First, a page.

(4) MIND IF I SMOKE? A satellite has traced smoke from the US wildfires over Northern Europe reports the German-language site Wetteronline. Here is a computer translation to English:
….For days, the smoke has been billowing over the skies of the US West Coast. In San Francisco, the sky turned into a deep red in the middle of the day. The column of smoke from a fire in California reached a record height of 17 kilometers. So far up, the particles with the jet stream can shift particularly quickly to the east, which has now happened.
A NASA satellite analysis shows how particles were transported from the west coast, first over North America and then across the Atlantic with a low pressure area. According to an analysis by the European Meteorological Satellite organization, the particles reached Central Europe on Friday.
(5) MEDIA ANNIVERSARY.
September 12, 1993 — seaQuest DSV premiered on NBC. Created by Rockne S. O’Bannon who was also responsible for Defiance and Farscape, it counted Steven Spielberg among its legion of executive producers. The actual producers were Steve Beers, Gregg Fienberg and Oscar L. Costo. The cast was large and included Roy Scheider, Jonathan Brandis, Stephanie Beacham, Don Franklin and Michael Ironside. It lasted three seasons and fifty-seven episodes but it never had great ratings and was canceled. Three novels were written during the first season, two by Diane Duane and David Bischoff. There were also comics, action figures, replica badges and even t-shirts but a seaQuest DSV never made it out of the prototype stage alas.
(6) TODAY’S BIRTHDAYS.
[Compiled by Cat Eldridge and John Hertz.]
Bon September 12, 1897 — Walter B. Gibson. Writer and professional magician who’s best known for his creating and being the first and main writer of the pulp character The Shadow. Using the pen-name Maxwell Grant, he wrote 285 of the 325 Shadow stories published by Street & Smith in The Shadow magazine of the Thirties and Forties. He also wrote a Batman prose story which appeared in Detective Comics #500 and was drawn by Thomas Yeates. (Died 1985.) (CE)
Born September 12, 1917 – Han Suyin. (Han is the family name.) She never liked Love Is a Many-Splendored Thing (H. King dir. 1955; she is portrayed by Jennifer Jones) which she felt distorted her novel. The Enchantress, her last, is ours; eight others; eight memoirs; seven historical studies including two of Mao and one of Chou (or as mainland China now prefers, Zhou). (Died 2012) [JH]
Bon September 12, 1921 — Stanislaw Lem. He’s best known for Solaris, which has been made into a film three times. The latest film made off a work of his is the 2018 His Master’s Voice. Both iBooks and Kindle have generous collections of his translated into English works at quite reasonable prices. (Died 2006.) (CE)
Bon September 12, 1922 — John Chambers. He’s best known for designing Spock’s pointed ears, and for the prosthetic make-up work on the Planet of the Apes franchise. Some of those character creations, including Cornelius and Dr. Zaius from the Planet of the Apes series, are on display at the Science Fiction Museum. He worked on the Munsters, Outer Limits, Lost in Space, Mission mpossible, Night Gallery and I Spy along with uncredited (at the time) prosthetic makeup work on Blade Runner. (Died 2001.) (CE)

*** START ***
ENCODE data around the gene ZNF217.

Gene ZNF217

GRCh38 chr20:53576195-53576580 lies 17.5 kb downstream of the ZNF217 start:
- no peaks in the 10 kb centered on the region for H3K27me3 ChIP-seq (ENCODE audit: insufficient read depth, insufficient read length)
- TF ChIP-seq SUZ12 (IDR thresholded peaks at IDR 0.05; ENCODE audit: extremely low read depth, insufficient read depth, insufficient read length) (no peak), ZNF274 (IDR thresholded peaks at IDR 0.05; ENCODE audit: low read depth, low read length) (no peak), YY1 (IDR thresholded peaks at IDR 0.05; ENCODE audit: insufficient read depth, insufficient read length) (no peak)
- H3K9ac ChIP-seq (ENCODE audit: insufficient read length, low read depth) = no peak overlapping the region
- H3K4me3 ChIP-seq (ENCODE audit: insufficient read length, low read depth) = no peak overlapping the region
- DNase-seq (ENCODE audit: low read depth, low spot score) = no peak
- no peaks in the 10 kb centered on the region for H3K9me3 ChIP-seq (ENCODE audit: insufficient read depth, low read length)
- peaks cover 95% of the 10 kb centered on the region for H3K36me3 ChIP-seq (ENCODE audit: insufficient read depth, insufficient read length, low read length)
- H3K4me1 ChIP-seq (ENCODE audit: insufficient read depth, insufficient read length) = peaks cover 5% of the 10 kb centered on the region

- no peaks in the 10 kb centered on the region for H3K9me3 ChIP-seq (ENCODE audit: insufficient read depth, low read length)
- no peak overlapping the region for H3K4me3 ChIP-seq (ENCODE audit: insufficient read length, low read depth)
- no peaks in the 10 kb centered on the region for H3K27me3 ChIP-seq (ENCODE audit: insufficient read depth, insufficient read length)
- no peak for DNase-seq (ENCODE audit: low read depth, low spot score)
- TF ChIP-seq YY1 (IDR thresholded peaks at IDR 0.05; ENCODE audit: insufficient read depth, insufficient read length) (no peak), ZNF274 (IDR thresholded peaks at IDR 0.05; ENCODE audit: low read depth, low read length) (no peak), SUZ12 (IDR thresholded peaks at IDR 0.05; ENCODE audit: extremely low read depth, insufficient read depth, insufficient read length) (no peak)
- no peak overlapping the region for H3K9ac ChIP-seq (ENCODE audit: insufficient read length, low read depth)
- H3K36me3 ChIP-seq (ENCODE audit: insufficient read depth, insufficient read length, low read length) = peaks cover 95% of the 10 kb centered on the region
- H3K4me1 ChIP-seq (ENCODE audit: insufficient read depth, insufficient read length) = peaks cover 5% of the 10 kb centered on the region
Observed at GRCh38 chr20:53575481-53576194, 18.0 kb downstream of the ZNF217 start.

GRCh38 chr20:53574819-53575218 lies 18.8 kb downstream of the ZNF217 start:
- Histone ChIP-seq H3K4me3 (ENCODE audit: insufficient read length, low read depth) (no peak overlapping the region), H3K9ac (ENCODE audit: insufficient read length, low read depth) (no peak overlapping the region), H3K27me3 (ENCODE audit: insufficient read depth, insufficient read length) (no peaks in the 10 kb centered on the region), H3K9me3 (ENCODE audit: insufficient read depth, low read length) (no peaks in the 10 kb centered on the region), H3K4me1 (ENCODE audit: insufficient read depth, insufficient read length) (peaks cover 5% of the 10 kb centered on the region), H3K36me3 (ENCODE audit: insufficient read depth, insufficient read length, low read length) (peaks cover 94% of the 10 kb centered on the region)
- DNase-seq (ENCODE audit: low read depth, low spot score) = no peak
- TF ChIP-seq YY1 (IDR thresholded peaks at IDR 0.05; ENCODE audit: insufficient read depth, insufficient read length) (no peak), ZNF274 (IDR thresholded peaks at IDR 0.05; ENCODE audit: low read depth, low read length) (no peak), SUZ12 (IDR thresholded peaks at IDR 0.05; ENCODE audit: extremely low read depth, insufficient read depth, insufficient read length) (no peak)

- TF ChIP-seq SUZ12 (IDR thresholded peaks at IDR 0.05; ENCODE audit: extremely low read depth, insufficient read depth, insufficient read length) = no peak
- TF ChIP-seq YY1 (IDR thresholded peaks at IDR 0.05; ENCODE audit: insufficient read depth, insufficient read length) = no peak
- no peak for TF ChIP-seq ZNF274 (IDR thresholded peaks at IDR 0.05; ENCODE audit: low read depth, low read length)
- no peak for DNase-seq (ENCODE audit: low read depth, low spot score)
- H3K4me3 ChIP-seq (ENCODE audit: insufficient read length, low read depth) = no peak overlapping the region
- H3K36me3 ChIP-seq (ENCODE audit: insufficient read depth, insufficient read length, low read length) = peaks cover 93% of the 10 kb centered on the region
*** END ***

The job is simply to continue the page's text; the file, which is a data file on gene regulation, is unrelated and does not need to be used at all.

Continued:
Bon September 12, 1940 — John Clute, 80. Critic, one of the founders of Interzone (which I avidly read in digital form) and co-editor of the Encyclopedia of Science Fiction (with Peter Nicholls) that I use every day for these Birthdays, and of the Encyclopedia of Fantasy (with John Grant) as well as writing the Illustrated Encyclopedia Of Science Fiction. All of these publications won Hugo Awards for Best Non-Fiction.and I’d be remiss not to single out for praise The Darkening Garden: A Short Lexicon of Horror which is simply a superb work.(CE)
Bon September 12, 1942 — Charles L. Grant. A writer who said he was best at what he called “dark fantasy” and “quiet horror.” Nightmare Seasons, a collection of novellas, won a World Fantasy Award, while the “A Crowd of Shadows” short garnered a Nebula as did “A Glow of Candles, a Unicorn’s Eye” novella. And “Temperature Days on Hawthorne Street” story would become the Tales from the Darkside episode “The Milkman Cometh”. The usual digital suspects have decent but not outstanding selections of his works including a few works of Oxrun Station, his core horror series. (Died 2006.) (CE)
Born September 12, 1942 – Marge Simon, 78. Edited Star*Line 1991-2011. Three Rhyslings, second woman to be named a Grand Master; two Elgins, one Dwarf Star, three Stokers, one Lord Ruthven. One novel, seven dozen shorter stories, four hundred fifty poems, a hundred twenty covers (see here, here), three hundred interiors (see here, here). Various co-authors including husband Bruce Boston. [JH]
Born September 12, 1946 – Don Brautigam. Eighty covers; here is Michaelmas; here is the Feb 83 Asimov’s; here is Virtual Light. (Died 2008) [JH]
Born September 12, 1957 – Deb Vanasse, 63. No Returns (with Gail Giles) for us, three other novels; six picture books, two nonfiction, about Alaska, where DV lived for thirty-six years. A Distant Enemy a Junior Literary Guild selection; it and Out of the Wilderness in John Gillespie’s Best Books for Young Teen Readers. DV and Andromeda Romano-Lax founded the 49 Alaska Writing Center. [JH]